The lyrics are as familiar today as they were the first time I nervously walked onto the St. Francis Xavier University campus as a freshman more than six decades ago.
They’re from the university’s rousing “battle song,” Hail and Health, a chant that has been proudly sung at sports events and other Xaverian social gatherings since the early 1900s.
The lines I like the best are at the end: “Years may creep, but still we’ll keep, loyal to the white and blue.”
A lot of years have creeped by, for sure — but I can still repeat Hail and Health from start to finish.
Though my intentions were always to be a journalist, a series of circumstances following high school graduation landed me in Antigonish as an engineering student in the fall of 1956.
From the first puck drop, my niche wasn’t there. Not in physics, not in chemistry, not in biology, not in any subject leading to an engineering degree.
The only professor I really knew was Shorty MacDougall in math — and that had nothing to do with my studies. When I was a kid going to hockey games at the old Arena Rink in New Glasgow, Shorty was the goaltender for the New Glasgow Bombers. Our after-class conversations at X were usually on hockey.
During my time in the cathedral town, I wrote sports for The Xaverian Weekly, the campus newspaper. In my second year, I became sports editor. From that association, the two staff people I got to know best were football coach Don Loney and athletic director Alex MacAdam. Both arrived at X just when I did.
Even while I was a student, both Loney and MacAdam understood my mixed emotions — being in engineering but wanting to be in journalism. Both of them, on separate occasions, told me it wasn’t too late to get back on track and aim for what I wanted the most. I was forever grateful for their advice.
Loney was my first contact when he took over the St. FX football program. As the years became decades, we got to admire each other and became very good friends. It was a friendship that would last until his death in 2004.
We sometimes joked about the day we met.
Loney, a former Canadian Football League star noted for his tough demeanour, was holding practice with his new team. I was just 18 going on 19 as I approached him rather cautiously on the sidelines, his familiar cigar hanging out of his mouth and his huge dog faithfully standing watch at his side. As things turned out, there was no need to be nervous. The big smile and meaningful handshake that greeted me chased away any youthful fears.
The man I met that day would go on to an outstanding career as X’s head coach. He piled up a very impressive record of 133 victories in 166 outings, a performance that produced nine Atlantic conference championships, four Atlantic Bowl victories and a College Bowl title.
He was inducted into a number of halls of fame, including a 2003 entrance into the Nova Scotia Sport Hall of Fame with the members of his 1963 championship powerhouse. Unfortunately, he was unable to attend the ceremonies that night because of failing health. It was a big disappointment to me because it was the same night I was being inducted.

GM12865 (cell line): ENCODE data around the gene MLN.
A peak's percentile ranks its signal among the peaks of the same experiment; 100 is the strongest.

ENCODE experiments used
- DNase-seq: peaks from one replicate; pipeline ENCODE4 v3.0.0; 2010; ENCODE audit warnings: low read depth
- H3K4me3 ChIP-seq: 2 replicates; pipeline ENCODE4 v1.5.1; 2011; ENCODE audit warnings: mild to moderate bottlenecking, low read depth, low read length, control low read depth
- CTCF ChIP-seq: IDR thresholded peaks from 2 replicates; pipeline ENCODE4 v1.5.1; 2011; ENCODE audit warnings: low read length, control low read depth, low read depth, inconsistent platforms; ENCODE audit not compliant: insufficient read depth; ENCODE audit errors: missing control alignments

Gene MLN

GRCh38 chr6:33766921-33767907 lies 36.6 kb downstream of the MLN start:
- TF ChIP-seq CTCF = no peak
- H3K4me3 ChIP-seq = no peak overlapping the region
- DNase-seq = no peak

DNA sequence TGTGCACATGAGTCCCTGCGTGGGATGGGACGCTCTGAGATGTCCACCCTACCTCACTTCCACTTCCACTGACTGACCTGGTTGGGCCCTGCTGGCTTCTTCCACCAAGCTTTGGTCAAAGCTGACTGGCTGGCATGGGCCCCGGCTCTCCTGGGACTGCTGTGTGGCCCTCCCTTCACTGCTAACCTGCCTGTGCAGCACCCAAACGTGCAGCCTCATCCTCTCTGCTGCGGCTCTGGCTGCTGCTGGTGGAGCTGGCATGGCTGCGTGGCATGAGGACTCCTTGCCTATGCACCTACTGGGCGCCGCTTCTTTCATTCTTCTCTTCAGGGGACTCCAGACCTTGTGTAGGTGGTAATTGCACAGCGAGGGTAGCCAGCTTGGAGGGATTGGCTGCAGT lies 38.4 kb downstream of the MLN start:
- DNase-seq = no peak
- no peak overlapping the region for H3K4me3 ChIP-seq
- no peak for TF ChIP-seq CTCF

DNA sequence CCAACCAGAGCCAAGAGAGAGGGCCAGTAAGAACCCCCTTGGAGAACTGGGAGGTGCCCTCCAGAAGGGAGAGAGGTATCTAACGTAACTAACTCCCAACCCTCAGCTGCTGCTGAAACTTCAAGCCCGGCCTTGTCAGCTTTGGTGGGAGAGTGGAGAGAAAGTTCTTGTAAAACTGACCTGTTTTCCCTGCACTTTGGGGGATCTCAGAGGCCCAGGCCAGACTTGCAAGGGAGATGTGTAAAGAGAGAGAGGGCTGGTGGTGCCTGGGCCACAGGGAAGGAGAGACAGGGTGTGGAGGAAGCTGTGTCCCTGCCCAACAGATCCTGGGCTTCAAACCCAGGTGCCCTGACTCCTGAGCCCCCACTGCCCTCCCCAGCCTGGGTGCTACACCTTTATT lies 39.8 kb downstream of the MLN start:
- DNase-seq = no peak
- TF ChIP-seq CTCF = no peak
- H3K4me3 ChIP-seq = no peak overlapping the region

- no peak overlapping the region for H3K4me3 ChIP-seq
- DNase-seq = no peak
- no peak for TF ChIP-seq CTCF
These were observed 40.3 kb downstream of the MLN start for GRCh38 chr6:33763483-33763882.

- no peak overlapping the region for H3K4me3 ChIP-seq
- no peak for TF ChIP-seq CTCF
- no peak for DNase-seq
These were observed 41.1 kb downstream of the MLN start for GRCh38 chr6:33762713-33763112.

The next summer — just months before he passed away at the age of 80 — my wife Jane and I spent a full day with him at his modest retirement home in Guysborough County.
He didn’t want to complain about the cancer he was fighting, so the subject was put aside. Instead, we had a wonderful get-together, recalling many of his major achievements in the sport that was his life. Later, as we drove home, Jane said Don was one of the nicest people in sports that she had met. I certainly couldn’t disagree with her assessment.
Back to 1956, Alex MacAdam, who had starred in several sports during his St. FX years, returned to campus to become athletic director and chairman of the physical education department. Again, because of my position with the campus paper, we met on his first day on the job.
As in Don’s case, Alex and I got to know each other very well, our paths crossing numerous times through the years. We were together on many occasions, thanks to his also being coach of the university’s boxing, basketball, soccer and track teams, and his long interest and involvement with the Antigonish Highland Games.
Unlike with Don, when Alex retired, I didn’t run into him for a very long time. I often checked up, however, on his whereabouts when I talked to old Xaverians. Then, just a few days before Christmas, he died in Antigonish at the age of 94.
Reports talked about how he had lived a very busy and happy life, being involved in many personal hobbies while having a reputation as a loving family man. One comment in his obituary stood out: “He touched our lives with love, kindness and generosity, and he will be cherished forever in our hearts.”
That sounded like the personable guy I knew.
Loney and MacAdam had something else in common — both were true Xaverians to their dying days.
Through all this time, I’ve never forgotten how supportive and caring both of them were when I was still a teenager, still trying to steer my life in the right direction.
When I made my decision — prior to the 1958-59 academic year — to follow my dream and switch to the journalism program at the University of King’s College in Halifax, Don and Alex both said I was doing the best thing for myself.
With them both gone now, the final link to my student days at St. FX has been cut.
Hail and Health!